I watched this film on late-night television, as has become my habit in my year-long sojourn here in England. At first, I thought it looked pretty stupid. Actually, at first it was stupid. But I kept watching for no real reason other than that I was too lazy to get up and cut off the telly, and then I discovered that this was really a moving, thought-provoking picture. Paul Corliss, who starts out as kind of an unlikable character (even when you know he's right about the aliens), gets progressively better as the film develops, which leads me to believe he was played by a damn fine actor. His wife, who starts out looking like a nagging, annoying (but pretty) nuisance develops into a strong and likable character. The general and Colonel Lerner, who both start out looking like typical, knee-jerk reacting, firepower-crazed officers develop in separate directions; the general gradually reveals himself for what he is--a thinking, caring authority (who nevertheless knows his job), and Lerner becomes the kind of villian it's easy to dislike--an un-thinking, un-caring, letter-of-the-law authority. Even the tight-lipped government agent near the end of the film (whose name is "not important") makes his potentially boring and/or unbelievable single-scene role a pleasure to watch. At the special effects end, this movie is visibly cheap. We viewers who have been conditioned by digital effects to believe only in realistic (though uncommonly smooth-looking) extra-terrestrial beings and vessels can only see these B-movie effects as...well...B-movie effects. However, if you can suspend disbelief as if you were in a theatre, this movie is immenently watchable, not the least because of its engaging and inspiring story. Without revealing too much about the end of the film (which I partially guessed beforehand), I can say that the viewer can come away from this film ready to try and make this world a better place to live in, and feel that we the human race are not doomed to kill each other off or pollute our planet beyond recognition. Long live Earth.
I keep finding real gems of films on late-night television here in England, and Grand Tour was no exception. Anyone can enjoy this film, whether they're a major sci-fi buff or not. As a matter of fact, I didn't figure out until I was pretty far into the movie that it was sci-fi at all! Which is to say--this movie might be the closest representation of what *would* happen if visitors from the future or outer space or somewhere showed up. Hollywood makes no appearance in this film. The story is intelligent, coherent and easy to follow. Every detail is taken care of easily and completely, so the story hangs together marvelously, unlike some sci-fi movies I could name. Everyone acts well and believably. Jeff Daniels proves his worth as a serious actor, and Adriana is one of the cutest and least-annoying child actors I've seen. The character of Oscar adds just the right amount of humour the movie needs. The script avoids cliches, as does the concept. I think the producers should've gone ahead and released Grand Tour theatrically, instead of merely on cable TV. Then maybe a wider audience would've (or could've) seen and enjoyed this fine example of what a good director can do with good actors acting a good script from a good story. What can I say?--the movie's good.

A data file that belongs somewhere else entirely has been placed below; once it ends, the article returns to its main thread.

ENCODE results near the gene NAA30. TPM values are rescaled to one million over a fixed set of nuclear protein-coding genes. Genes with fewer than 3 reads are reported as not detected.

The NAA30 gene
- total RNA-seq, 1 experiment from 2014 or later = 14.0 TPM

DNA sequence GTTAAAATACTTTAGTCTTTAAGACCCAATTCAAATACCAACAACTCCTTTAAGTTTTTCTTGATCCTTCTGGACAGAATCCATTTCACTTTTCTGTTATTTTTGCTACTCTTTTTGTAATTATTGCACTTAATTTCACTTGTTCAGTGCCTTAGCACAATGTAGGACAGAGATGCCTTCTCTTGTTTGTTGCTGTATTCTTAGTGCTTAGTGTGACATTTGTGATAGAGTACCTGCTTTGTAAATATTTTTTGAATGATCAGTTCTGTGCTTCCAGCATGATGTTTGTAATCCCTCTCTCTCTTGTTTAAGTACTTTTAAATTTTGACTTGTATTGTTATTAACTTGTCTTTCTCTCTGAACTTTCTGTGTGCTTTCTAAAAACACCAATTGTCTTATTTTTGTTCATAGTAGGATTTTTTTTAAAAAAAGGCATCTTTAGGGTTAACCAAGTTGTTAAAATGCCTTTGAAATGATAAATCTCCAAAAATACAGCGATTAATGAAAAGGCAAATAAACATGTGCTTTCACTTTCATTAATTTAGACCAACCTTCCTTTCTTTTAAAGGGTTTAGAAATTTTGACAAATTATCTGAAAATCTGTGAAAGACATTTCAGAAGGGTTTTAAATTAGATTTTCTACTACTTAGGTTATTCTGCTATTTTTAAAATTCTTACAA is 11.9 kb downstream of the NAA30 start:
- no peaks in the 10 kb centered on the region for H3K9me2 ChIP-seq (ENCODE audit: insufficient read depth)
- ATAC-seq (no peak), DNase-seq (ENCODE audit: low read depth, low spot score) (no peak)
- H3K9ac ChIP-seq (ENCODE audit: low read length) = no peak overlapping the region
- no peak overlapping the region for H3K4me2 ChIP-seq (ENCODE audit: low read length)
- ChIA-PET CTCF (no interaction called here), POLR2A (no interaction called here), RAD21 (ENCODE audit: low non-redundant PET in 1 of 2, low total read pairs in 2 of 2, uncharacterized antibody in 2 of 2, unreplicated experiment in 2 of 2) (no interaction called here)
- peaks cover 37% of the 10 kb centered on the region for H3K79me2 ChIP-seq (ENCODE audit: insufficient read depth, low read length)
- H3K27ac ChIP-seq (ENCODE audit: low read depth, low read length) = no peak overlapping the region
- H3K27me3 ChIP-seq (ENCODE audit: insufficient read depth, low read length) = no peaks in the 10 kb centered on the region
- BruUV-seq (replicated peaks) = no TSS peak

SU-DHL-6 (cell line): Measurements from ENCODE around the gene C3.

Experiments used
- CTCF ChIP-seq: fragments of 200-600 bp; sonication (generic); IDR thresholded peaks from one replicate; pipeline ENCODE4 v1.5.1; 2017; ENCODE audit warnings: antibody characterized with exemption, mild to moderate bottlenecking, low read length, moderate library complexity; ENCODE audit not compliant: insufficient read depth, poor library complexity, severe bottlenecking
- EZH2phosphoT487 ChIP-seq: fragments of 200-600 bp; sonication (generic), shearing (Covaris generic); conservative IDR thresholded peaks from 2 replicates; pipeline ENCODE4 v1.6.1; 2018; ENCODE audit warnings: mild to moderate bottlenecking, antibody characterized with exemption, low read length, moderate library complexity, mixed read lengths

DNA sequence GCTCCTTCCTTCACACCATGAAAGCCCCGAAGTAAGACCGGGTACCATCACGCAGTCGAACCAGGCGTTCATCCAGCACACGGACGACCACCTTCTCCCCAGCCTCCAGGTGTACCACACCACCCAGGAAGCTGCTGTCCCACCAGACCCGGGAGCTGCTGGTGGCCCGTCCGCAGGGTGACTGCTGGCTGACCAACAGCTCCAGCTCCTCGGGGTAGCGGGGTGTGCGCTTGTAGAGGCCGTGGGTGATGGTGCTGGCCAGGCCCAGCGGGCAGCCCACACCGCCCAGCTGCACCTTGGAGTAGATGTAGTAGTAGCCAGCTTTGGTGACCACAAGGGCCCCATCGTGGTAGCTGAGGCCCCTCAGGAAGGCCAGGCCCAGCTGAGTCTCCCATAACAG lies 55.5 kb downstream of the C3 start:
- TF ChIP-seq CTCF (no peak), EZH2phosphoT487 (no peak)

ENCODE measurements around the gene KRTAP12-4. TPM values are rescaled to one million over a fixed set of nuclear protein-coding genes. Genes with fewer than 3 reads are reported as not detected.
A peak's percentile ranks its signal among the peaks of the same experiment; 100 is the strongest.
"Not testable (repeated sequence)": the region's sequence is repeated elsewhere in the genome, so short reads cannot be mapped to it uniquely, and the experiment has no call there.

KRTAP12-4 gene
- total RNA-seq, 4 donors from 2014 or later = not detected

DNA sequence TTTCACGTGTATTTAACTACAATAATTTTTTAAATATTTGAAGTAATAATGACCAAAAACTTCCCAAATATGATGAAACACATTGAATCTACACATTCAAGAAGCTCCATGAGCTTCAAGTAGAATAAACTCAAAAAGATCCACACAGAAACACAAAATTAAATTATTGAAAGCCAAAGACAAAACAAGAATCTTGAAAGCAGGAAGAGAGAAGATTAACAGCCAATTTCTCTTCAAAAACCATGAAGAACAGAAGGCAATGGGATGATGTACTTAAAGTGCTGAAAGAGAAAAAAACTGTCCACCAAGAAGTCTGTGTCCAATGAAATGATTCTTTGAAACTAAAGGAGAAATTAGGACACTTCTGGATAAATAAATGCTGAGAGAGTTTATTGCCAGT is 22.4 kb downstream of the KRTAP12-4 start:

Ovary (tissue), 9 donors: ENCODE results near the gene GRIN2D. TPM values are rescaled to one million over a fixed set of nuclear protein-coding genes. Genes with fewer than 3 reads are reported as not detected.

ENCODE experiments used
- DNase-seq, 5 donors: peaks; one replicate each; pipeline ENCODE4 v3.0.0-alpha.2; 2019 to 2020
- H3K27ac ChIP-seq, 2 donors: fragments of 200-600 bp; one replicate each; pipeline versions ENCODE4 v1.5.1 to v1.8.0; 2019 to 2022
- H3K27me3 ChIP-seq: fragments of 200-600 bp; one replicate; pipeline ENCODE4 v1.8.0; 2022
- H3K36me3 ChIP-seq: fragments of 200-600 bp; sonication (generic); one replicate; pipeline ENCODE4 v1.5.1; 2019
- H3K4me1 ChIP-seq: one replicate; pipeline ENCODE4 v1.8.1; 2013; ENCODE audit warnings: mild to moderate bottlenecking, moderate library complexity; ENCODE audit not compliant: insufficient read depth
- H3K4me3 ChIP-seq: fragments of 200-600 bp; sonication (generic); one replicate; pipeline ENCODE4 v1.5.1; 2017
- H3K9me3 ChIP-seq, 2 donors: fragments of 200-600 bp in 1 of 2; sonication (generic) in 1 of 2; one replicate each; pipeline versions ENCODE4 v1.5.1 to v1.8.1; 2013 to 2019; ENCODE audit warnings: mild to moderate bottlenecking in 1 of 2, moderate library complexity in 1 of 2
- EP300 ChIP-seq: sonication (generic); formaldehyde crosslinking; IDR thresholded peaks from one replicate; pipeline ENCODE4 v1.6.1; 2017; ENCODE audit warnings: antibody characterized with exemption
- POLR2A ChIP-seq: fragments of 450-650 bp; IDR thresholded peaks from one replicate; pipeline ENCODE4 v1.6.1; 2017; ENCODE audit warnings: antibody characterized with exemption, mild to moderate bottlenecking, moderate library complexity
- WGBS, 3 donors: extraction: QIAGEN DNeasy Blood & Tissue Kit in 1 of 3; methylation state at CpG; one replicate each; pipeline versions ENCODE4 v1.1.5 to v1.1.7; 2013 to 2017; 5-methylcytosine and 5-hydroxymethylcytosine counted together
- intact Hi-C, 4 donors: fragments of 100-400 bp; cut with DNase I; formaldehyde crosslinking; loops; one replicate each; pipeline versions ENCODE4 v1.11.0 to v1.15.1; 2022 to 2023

The McGee and Me series is probably the best of Christian television in years. The stories for each of the episodes are well thought out, and the shows are well filmed, and the whole effect is very engaging. Okay, that's the film critic person talking. Here's the eighteen-year-old kid who used to watch the videos regularly. The shows are great for pre-teens and early teens. The New Adventures of McGee and Me aren't quite as good, but they're still worth watching to see how no one but the Nick and Derek have grown up at all (everyone else had yet to hit puberty, I guess, or else it had no effect on them). My brothers and sister and I have long had the McGee and Me series in our repertoire of "in-jokes." Whenever anyone in my family mentions "angles," someone always imitates Nick (in "Back to the Drawing Board"), where he makes a funny gesture and says, "...with all those ANGLES and stuff!" Every kid, Christian or not, ought to see the McGee and Me series just to get some good lessons on life disguised as great entertainment. Besides, eighties fashion is coming back in...
I've never seen a women-in-a-Japanese-concentration-camp film before, so, unlike the writers of some other comments, I think Paradise Road is a mighty fine film. I couldn't guess what was about to happen, although I could guess the ending pretty well (in a prisoner camp film, who can't?). But I was never sure who would survive and who would die. About the characters: I've never really cared for Glenn Close in films before, but this is the best I've ever seen her act. I didn't really like her character, but the actress can't be blamed for that. The actress who played the German doctor obviously had the hardest part, but her performance was marvelous, to the point that it didn't seem like a performance: she was believable. She was probably my favorite character. The other characters were also interesting, and all were well-acted, particularly the part of the Japanese interpreter. I sensed a dig against me and my fellow Americans in the characters of the American women, but that's to be expected and it wasn't as bad as in other films I've seen. About the music: the music was fantastic. Dvorak's New World Symphony and Ravel's Bolero are two of the most beautiful classical compositions ever. Since the scores used in the film were the same ones the original ladies used, it's not hard to hear why the original Japanese guards might've been charmed to listen, and why this film was made about it! After hearing the pieces in Paradise Road, I feel that vocal orchestra ought to be an art practiced wherever there are voices to sing. As everyone else seems to feel, this movie isn't a dazzling, artistic drama breaking new ground in the world of film. But it is a good movie worth watching.